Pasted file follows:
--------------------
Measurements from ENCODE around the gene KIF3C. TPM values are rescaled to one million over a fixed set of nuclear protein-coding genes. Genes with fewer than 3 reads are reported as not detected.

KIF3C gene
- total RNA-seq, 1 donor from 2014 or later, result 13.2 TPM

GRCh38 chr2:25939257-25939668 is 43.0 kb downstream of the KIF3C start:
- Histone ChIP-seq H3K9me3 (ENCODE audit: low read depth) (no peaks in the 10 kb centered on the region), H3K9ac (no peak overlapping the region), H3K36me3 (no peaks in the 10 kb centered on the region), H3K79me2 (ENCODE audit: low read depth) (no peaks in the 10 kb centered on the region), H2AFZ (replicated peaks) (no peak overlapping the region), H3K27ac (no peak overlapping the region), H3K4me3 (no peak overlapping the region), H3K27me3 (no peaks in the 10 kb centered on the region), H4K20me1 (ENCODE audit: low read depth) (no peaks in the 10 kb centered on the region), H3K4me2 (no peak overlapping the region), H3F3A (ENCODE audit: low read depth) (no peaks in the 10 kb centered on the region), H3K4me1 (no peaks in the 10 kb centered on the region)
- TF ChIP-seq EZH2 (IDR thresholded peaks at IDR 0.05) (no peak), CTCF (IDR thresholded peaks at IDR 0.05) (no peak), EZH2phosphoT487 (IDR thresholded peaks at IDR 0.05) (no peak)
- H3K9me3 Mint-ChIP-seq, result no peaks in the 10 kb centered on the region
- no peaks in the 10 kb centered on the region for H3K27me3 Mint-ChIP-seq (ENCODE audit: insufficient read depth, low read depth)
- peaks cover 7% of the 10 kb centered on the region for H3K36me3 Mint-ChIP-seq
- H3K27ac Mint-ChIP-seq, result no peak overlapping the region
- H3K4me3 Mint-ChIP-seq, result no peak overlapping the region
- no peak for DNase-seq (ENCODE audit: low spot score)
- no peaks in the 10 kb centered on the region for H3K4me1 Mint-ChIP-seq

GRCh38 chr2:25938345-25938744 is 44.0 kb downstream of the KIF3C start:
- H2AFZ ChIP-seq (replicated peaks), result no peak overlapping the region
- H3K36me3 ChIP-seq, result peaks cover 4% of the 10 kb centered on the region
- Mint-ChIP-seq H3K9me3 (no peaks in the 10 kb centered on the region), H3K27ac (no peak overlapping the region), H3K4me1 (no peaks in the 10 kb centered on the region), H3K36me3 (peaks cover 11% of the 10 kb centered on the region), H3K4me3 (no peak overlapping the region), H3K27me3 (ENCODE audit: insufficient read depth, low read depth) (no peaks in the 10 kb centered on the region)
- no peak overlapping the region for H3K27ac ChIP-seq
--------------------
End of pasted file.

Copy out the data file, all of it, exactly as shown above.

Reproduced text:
Measurements from ENCODE around the gene KIF3C. TPM values are rescaled to one million over a fixed set of nuclear protein-coding genes. Genes with fewer than 3 reads are reported as not detected.

KIF3C gene
- total RNA-seq, 1 donor from 2014 or later, result 13.2 TPM

GRCh38 chr2:25939257-25939668 is 43.0 kb downstream of the KIF3C start:
- Histone ChIP-seq H3K9me3 (ENCODE audit: low read depth) (no peaks in the 10 kb centered on the region), H3K9ac (no peak overlapping the region), H3K36me3 (no peaks in the 10 kb centered on the region), H3K79me2 (ENCODE audit: low read depth) (no peaks in the 10 kb centered on the region), H2AFZ (replicated peaks) (no peak overlapping the region), H3K27ac (no peak overlapping the region), H3K4me3 (no peak overlapping the region), H3K27me3 (no peaks in the 10 kb centered on the region), H4K20me1 (ENCODE audit: low read depth) (no peaks in the 10 kb centered on the region), H3K4me2 (no peak overlapping the region), H3F3A (ENCODE audit: low read depth) (no peaks in the 10 kb centered on the region), H3K4me1 (no peaks in the 10 kb centered on the region)
- TF ChIP-seq EZH2 (IDR thresholded peaks at IDR 0.05) (no peak), CTCF (IDR thresholded peaks at IDR 0.05) (no peak), EZH2phosphoT487 (IDR thresholded peaks at IDR 0.05) (no peak)
- H3K9me3 Mint-ChIP-seq, result no peaks in the 10 kb centered on the region
- no peaks in the 10 kb centered on the region for H3K27me3 Mint-ChIP-seq (ENCODE audit: insufficient read depth, low read depth)
- peaks cover 7% of the 10 kb centered on the region for H3K36me3 Mint-ChIP-seq
- H3K27ac Mint-ChIP-seq, result no peak overlapping the region
- H3K4me3 Mint-ChIP-seq, result no peak overlapping the region
- no peak for DNase-seq (ENCODE audit: low spot score)
- no peaks in the 10 kb centered on the region for H3K4me1 Mint-ChIP-seq

GRCh38 chr2:25938345-25938744 is 44.0 kb downstream of the KIF3C start:
- H2AFZ ChIP-seq (replicated peaks), result no peak overlapping the region
- H3K36me3 ChIP-seq, result peaks cover 4% of the 10 kb centered on the region
- Mint-ChIP-seq H3K9me3 (no peaks in the 10 kb centered on the region), H3K27ac (no peak overlapping the region), H3K4me1 (no peaks in the 10 kb centered on the region), H3K36me3 (peaks cover 11% of the 10 kb centered on the region), H3K4me3 (no peak overlapping the region), H3K27me3 (ENCODE audit: insufficient read depth, low read depth) (no peaks in the 10 kb centered on the region)
- no peak overlapping the region for H3K27ac ChIP-seq